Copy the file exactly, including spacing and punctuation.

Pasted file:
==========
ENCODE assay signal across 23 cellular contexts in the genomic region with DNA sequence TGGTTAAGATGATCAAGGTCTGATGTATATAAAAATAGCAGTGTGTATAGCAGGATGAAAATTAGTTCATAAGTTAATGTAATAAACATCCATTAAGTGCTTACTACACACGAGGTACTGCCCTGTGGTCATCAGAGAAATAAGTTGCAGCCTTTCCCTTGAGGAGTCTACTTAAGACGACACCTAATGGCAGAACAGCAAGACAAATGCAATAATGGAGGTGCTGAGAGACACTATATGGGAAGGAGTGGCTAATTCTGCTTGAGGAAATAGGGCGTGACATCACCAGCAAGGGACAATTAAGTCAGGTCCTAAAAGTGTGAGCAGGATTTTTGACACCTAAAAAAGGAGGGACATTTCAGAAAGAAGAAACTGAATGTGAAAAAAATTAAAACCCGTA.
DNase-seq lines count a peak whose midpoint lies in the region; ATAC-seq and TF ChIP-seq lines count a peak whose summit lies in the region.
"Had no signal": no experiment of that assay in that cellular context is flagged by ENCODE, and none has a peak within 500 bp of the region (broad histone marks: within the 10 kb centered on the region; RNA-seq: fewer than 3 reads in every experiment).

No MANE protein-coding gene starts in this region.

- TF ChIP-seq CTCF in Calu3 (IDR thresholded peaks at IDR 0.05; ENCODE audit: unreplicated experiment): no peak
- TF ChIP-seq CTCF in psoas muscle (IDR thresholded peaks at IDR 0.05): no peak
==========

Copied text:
ENCODE assay signal across 23 cellular contexts in the genomic region with DNA sequence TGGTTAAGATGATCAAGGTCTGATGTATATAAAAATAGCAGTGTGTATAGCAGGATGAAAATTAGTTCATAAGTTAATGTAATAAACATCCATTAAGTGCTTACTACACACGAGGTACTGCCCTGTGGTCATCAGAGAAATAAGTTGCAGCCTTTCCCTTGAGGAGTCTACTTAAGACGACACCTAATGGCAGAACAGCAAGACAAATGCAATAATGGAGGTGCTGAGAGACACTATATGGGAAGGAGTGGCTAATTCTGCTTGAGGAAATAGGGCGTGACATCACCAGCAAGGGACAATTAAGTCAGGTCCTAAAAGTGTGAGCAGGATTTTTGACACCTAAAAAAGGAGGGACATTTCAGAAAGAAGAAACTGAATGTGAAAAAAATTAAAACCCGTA.
DNase-seq lines count a peak whose midpoint lies in the region; ATAC-seq and TF ChIP-seq lines count a peak whose summit lies in the region.
"Had no signal": no experiment of that assay in that cellular context is flagged by ENCODE, and none has a peak within 500 bp of the region (broad histone marks: within the 10 kb centered on the region; RNA-seq: fewer than 3 reads in every experiment).

No MANE protein-coding gene starts in this region.

- TF ChIP-seq CTCF in Calu3 (IDR thresholded peaks at IDR 0.05; ENCODE audit: unreplicated experiment): no peak
- TF ChIP-seq CTCF in psoas muscle (IDR thresholded peaks at IDR 0.05): no peak